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The Secret History of Magic: The True Story of the Deceptive Art
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The Secret History of Magic: The True Story of the Deceptive Art

3.53  ·  Rating details ·  89 ratings  ·  15 reviews
Pull back the curtain on the real history of magic - and discover why magic really matters

If you read a standard history of magic, you learn that it begins in ancient Egypt, with the resurrection of a goose in front of the Pharaoh. You discover how magicians were tortured and killed during the age of witchcraft. You are told how conjuring tricks were used to quell rebellio
Hardcover, 368 pages
Published July 17th 2018 by Tarcherperigee
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Average rating 3.53  · 
Rating details
 ·  89 ratings  ·  15 reviews

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Jul 01, 2018 rated it liked it
I'm giving this 3 stars but barely. Barely. The topic interests me, the blurb sounded great, and both authors have published before. (My edition says authors are Peter Lamont and Jim Steinmeyer--the first of whom had a NYTimes book of the year about this topic). But boy was this executed poorly. The first half is really dreadful. So bad I actually kept reading in disbelief. It says nothing, and yet says it over and over again. Here's an example:

This is the purpose of magic: to astonish us. We t
Michelle Curie
Jan 31, 2020 rated it it was ok
Shelves: nonfiction, history
"They completely miss the point of magic, because magic is not a puzzle. Puzzles are supposed to be figured out. That is the purpose of puzzles. The purpose of magic is the seemingly impossible."

I can't pretend that magic tricks play an important role in my life, yet I'm curious about them. They're magic, after all! Inexplicable, fascinating and seemingly impossible. When I saw this book lurking next to one I was about to pick up from the library, I was too curious to resist not taking it ho
Richard Kaufman
Jul 23, 2018 rated it it was amazing
As a writer and scholar of magic, I am blown away by what Jim Steinmeyer and Peter Lamont have done in this book. Few new books illuminate what we think of as "settled" history in our field. This book blows up the settled history of magic, and our craft will be all the better for it. To evolve and learn, the past has to be excavated anew. The authors have excavated, and the rest of us will learn and magic will evolve. Bravo. ...more
Jul 11, 2018 rated it did not like it
Shelves: giveaways-vro
Got a free copy from a giveaway. Sadly, the book was not as interesting or entertaining as I thought it was going to be. I spent a large portion of the beginning of the book thinking that the author seemed like a student who had to write a paper for a subject that they didn't enjoy/choose to take and didn't work very hard on and just repeated the same stuff over and over in different ways just to reach the professor's required length. ...more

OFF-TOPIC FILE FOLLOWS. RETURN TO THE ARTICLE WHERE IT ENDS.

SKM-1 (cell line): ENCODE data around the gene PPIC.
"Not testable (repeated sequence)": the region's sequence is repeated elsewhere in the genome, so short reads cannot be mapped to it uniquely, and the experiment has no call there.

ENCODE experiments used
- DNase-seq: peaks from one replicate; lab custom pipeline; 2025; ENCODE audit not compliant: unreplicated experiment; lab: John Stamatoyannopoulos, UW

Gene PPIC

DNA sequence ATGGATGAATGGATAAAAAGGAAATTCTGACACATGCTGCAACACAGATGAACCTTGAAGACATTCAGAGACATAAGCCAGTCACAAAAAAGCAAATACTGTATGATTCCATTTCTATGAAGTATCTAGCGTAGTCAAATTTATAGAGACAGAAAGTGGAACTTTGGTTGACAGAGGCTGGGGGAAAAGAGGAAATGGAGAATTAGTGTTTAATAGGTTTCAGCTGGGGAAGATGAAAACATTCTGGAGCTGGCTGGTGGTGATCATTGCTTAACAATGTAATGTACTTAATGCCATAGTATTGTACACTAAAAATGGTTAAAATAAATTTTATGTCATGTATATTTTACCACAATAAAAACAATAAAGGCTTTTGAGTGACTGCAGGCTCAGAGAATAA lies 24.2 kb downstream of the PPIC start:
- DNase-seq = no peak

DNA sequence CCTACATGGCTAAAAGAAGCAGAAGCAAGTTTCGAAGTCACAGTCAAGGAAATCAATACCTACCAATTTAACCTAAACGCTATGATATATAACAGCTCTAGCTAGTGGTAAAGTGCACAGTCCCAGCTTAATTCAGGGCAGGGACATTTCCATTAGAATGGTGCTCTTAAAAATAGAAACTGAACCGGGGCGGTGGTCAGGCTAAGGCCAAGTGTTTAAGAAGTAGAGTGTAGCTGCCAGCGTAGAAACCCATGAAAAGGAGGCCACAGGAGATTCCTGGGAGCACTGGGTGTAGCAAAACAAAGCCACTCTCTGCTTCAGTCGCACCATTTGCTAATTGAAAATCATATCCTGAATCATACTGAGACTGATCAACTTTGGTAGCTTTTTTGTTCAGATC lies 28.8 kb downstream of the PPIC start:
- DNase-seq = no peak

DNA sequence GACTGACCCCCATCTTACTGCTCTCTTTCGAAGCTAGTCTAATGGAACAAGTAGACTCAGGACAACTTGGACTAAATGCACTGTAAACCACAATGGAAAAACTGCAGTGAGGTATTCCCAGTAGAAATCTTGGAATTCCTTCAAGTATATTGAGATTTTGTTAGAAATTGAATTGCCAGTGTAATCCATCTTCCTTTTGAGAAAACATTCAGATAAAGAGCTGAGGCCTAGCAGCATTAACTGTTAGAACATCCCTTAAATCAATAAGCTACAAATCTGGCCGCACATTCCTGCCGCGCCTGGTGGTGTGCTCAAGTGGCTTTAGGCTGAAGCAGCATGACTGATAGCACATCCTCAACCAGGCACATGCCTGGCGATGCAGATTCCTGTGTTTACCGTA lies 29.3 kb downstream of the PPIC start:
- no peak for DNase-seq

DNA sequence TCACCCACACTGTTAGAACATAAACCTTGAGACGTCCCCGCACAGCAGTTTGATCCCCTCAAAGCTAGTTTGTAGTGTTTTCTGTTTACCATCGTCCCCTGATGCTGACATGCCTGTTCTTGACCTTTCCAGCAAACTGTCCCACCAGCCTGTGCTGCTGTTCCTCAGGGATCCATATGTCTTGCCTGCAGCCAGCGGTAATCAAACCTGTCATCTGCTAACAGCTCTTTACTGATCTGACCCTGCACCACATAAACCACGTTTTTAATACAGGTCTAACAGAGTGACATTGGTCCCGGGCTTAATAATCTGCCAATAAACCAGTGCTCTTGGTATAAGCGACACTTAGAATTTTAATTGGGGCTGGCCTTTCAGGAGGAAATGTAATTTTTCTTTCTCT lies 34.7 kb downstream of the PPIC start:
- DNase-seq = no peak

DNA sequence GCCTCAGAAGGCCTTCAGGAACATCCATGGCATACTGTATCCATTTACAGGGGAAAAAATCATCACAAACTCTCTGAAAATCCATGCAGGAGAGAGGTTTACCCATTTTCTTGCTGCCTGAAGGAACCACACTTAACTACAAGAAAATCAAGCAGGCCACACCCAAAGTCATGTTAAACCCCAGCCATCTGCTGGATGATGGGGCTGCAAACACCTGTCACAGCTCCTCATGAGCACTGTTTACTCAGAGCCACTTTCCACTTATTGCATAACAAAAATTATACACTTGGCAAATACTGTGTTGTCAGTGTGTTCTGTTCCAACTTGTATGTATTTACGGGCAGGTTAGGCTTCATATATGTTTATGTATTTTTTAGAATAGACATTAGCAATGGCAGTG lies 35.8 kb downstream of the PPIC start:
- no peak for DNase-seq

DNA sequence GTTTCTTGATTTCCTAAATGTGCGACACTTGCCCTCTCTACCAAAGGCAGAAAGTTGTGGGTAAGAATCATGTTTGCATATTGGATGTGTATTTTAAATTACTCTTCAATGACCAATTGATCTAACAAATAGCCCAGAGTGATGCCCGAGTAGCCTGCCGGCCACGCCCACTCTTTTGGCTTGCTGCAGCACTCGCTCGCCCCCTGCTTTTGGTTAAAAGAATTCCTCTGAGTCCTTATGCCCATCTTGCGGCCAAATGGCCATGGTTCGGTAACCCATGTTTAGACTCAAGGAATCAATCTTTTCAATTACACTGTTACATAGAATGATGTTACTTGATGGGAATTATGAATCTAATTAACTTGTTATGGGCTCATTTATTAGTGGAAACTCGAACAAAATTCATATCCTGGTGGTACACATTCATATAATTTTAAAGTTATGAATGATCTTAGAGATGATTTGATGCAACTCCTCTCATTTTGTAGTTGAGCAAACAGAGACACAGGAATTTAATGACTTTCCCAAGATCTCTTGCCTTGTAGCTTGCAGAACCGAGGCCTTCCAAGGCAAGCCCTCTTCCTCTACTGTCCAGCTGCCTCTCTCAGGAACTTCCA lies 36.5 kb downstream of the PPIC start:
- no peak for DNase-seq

Nov 01, 2018 rated it it was ok
Love secrets? History? Magic? Then 'The Secret History of Magic' should indicate a slam dunk, right?
Classic misdirection.
If you are new to the origin stories of magic, this does not seem like the intro text. Interesting stuff like the first 'sawed in half' acts, the surprisingly recent 'rabbit from hat' meme, are included here. But the presentation feels more like a treasure hunt, to be searched for.
Sean Belt
Aug 07, 2018 rated it liked it
Ok. Not as good as the NY Times led me to believe.
Steve Gross
Oct 17, 2018 rated it it was ok
atrocious writing, which is a surprise because Steinmeyer is a decent writer. Lots of verbiage saying nothing.
A good general introduction to the subject.

Although occasionally infected with Cultural Marxism (critical theory meets postmodernism with a view to Identitarianism) this does not overwhelm it.

Not a history of Wicca but of various forms of stage magic.

One quibble would be is that it does not spend near enough time on Ancient Magic and how it grew out of primal culture needs to control their environment.

Still, a solid introduction to the history of magic.

Worth a read.

Rating: 4 out of 5 Stars
Craig Williams
Sep 03, 2020 rated it liked it
An exhaustive (and sometimes exhausting) history of conjurors, illusionists, mindreaders, escape artists, and anyone in show business that calls themselves a magician. While much of the book feels like it could have been more concise, especially the first and last chapter, which seems to gratuitously repeat the main thesis of the book to the point of almost writing in circles, there are some fun factoids and magic trivia that makes it a decent read for the curious (such as myself) and a must-rea ...more
Decently diverting, but not much new information if you know anything about magic history (not so secret) and too much new information if you know nothing about magic history (incohesive to the point of incoherent.) Both authors are great magic historians but their other books instead.
Ryan Jones
Jul 30, 2018 rated it really liked it  ·  review of another edition
great book and interesting insights
Oct 05, 2018 rated it it was amazing  ·  review of another edition
Well researched revisionist history of magicians. Mostly of interest to magicians who have read all the classic histories of magic.
Heather G
Nov 01, 2018 rated it really liked it  ·  review of another edition
Lots of information

There was a lot of info in this book. Some was interesting, some was dry but for the most part it was good.
Apr 09, 2019 rated it did not like it
Shelves: junk
Step aside! This is the true history. And it will contain data about unwritten sources based on the testimony of deceptive persons. True indeed. Or just a failed novel with way too many characters.
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